Saturday, April 26, 2014

The Old Must be Made New, and the New Must be Made Holy (Portion Emor)

While most of this week’s Torah portion, Emor, deals with the cycle of holy days, a section at the end deals with the subject that dominates the book of Leviticus: priestly offerings.  Thus the text teaches: “You shall take choice flour and bake it into twelve loaves . . . Place them on a pure table before the Eternal One in two rows, six to a row.”  These loaves—one for each of the twelve tribes—were known as lechem panim, often translated as “shewbread” since they were baked for display rather than eating. 

Unlike many of the offerings, which were repeated daily, these loaves were replaced just once a week.  With this in mind, the Talmud notes: “A great miracle was performed with the shewbread, for when it was removed it was as fresh as it had been when it was set out" (Menachot 29a).  To which Rabbi Samson Raphael Hirsch adds: “These Talmudic words are not to be taken literally.  They convey the idea that the sanctuary was immune from the boredom and habit that afflict many religious institutions.  Rituals did not grow stale or obsolete there.”

How do we keep things fresh, in our religious community and in our personal lives?  Much of Judaism is about following standardized practices; the challenge is to do so while still maintaining vitality.  So, too, in our daily dealings with work and school and relationships: we need the order and stability that come with set routines, but must also be careful to avoid falling into ruts in which we go through the motions with no real passion or intensity.  We need both: the fixed and the fresh, keva and kavvanah. Or, as Rabbi Abraham Isaac Kook eloquently put it, "The old must be made new, and the new must be made holy."

 And both are embodied in this season of spring.  It is a time of renewal, of spontaneity and joy.  Yet part of that joy comes from understanding that spring’s rebirth is itself part of an on-going fixed cycle.  We take comfort in the knowledge that spring follows winter, and that summer will follow spring.  And we ritualize the passage by counting the omer, marking the journey that begins with our liberation from the narrow-mindedness and bondage (Pesach) and moves toward the revelation of Torah, which we receive anew each Shavuot.  

A challenge: as you go through the week, consider which aspects of your daily schedule are routine and which are new and varied.  See if you can bring a little more intention to that which is routine.  How can you act more consciously in your relationships and in your Jewish life?  In other words, how can you be more like the shewbread—constant and reliable, yet ever fresh and new?

Sunday, April 6, 2014

Listening for Elijah: Safe Places, Dangerous Possibilities (Haftarah for Shabbat HaGadol)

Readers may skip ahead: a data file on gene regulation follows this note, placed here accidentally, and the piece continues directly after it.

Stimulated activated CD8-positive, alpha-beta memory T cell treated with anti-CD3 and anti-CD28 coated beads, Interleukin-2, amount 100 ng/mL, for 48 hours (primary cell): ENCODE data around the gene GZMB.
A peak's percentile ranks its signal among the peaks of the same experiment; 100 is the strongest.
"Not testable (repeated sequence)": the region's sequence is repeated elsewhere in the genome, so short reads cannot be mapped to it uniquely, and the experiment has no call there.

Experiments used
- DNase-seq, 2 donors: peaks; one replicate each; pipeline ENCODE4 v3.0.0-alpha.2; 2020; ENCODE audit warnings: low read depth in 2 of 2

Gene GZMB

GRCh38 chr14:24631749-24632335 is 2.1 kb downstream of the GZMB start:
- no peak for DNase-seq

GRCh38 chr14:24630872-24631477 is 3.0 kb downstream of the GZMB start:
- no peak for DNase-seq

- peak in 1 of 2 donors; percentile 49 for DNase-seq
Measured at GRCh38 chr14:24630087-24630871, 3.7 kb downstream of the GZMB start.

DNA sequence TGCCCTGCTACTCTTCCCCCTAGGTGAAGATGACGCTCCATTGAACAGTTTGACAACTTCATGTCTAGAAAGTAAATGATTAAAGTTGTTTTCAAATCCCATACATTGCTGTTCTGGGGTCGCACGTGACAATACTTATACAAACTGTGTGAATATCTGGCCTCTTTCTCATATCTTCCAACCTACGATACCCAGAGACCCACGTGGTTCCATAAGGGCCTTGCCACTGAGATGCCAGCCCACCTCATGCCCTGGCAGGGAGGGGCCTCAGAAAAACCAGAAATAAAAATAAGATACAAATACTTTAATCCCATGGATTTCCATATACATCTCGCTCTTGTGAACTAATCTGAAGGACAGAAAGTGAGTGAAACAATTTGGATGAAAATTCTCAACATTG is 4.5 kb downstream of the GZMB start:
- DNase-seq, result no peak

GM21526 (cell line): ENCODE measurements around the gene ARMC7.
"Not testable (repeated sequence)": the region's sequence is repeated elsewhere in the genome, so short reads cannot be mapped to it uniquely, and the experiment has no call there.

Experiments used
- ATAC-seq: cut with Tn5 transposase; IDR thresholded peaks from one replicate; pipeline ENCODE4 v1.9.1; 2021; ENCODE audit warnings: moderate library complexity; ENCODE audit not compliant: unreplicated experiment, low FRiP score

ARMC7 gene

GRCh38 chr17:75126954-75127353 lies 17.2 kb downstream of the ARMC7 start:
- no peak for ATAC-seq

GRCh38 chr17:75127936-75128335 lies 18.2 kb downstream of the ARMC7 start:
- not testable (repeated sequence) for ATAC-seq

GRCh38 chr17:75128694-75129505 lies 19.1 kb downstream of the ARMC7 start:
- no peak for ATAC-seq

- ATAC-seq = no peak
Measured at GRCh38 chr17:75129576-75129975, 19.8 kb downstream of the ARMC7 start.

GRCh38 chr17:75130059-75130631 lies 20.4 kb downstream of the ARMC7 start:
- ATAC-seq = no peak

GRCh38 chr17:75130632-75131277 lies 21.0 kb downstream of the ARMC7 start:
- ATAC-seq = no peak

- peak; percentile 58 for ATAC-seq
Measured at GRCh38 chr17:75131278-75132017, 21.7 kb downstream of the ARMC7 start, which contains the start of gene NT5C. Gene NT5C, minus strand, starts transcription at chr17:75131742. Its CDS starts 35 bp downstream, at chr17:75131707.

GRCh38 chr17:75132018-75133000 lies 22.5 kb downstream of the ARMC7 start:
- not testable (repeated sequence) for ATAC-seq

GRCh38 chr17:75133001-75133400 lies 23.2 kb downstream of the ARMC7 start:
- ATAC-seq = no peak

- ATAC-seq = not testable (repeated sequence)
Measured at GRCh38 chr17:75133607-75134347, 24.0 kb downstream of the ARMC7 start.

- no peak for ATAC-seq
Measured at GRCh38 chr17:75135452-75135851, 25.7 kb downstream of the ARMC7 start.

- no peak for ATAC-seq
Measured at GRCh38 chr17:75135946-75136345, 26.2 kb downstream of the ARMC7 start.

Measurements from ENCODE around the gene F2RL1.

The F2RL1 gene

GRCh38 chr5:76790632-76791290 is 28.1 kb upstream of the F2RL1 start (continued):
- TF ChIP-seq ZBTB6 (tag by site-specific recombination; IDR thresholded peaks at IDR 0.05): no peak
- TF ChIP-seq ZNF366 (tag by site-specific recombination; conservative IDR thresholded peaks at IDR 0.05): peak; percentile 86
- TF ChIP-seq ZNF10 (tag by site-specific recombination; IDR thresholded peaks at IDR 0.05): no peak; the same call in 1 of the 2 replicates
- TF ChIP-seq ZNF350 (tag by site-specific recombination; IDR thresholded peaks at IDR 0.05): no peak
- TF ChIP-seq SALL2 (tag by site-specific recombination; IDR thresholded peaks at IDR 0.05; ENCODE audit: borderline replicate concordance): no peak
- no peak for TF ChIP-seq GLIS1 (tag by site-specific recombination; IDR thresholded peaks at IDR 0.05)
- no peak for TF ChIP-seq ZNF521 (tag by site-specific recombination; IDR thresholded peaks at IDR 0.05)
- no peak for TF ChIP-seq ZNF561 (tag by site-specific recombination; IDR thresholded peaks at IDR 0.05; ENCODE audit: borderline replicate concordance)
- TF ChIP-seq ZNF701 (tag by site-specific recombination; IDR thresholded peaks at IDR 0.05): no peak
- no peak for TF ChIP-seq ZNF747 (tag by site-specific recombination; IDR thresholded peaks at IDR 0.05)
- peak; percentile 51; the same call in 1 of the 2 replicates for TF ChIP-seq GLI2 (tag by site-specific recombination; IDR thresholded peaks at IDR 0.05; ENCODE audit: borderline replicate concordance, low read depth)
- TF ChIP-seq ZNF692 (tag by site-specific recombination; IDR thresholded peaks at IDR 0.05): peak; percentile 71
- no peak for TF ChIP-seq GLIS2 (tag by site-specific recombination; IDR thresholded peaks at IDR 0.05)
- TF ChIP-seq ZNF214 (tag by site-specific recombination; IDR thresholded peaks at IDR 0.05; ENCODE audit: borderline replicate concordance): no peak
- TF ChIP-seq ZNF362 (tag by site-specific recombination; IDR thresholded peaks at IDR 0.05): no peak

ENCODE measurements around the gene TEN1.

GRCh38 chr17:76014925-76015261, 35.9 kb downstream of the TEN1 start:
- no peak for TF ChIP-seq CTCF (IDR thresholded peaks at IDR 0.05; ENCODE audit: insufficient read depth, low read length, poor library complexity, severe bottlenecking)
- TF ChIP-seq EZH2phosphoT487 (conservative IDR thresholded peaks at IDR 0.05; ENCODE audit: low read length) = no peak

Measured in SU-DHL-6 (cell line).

This coming Shabbat, the last before the arrival of Pesach, is known as Shabbat HaGadol, the Great Sabbath.  It takes its name from a passage in the special haftarah for the occasion, from the book of Malachi: “Behold, I will send the prophet Elijah to you before the coming of the great and awesome day of the Eternal One. . . and he shall turn the hearts of the parents to the children and the hearts of the children to the parents.”

This beautiful vision of Elijah bringing generational reconciliation provides the foundation for the traditional seder practice of pouring a cup for Elijah and opening the door to invite him to our seder tables.  I see this ritual as an extraordinary opportunity for learning and listening.

How might we make our Passover seders into transformative experiences that bridge the generations?  We could begin by creating environments in which all questions are welcome, where deep and integral conversation is the ultimate goal.  It is not enough to merely read and sing the haggadah’s ancient words; we must, instead, use them as a launching point for our own journeys from narrowness and constriction (known in Hebrew as Mitzrayim, the word for “Egypt”) toward liberation, each in accordance with our own life circumstances, young and old alike.  As the haggadah itself teaches: “In every generation, it is incumbent upon each of us to see ourselves as if we, ourselves, went out of Egypt.”

Professor Arnold Eisen, chancellor of the Jewish Theological Seminary, writes:
“Rituals like the seder are designed to say difficult things indirectly.  They get us thinking, in safe places, about dangerous possibilities.  Surrounded with good food and people who love us, we can retell the sacred story, with all its curses and blessings, in a way that takes the story forward.  We need new questions at Passover, and new answers. . . For redemption to take place, there must be a great deal “new under the sun” and we must help to create it.  New questions from a new generation are a beginning.”

This year, may we all invite Elijah’s powerful presence—his promise of reconciliation, renewal and hope—by sharing our fears and hopes and dreams across the generations, and weaving them into new stories of liberation, together.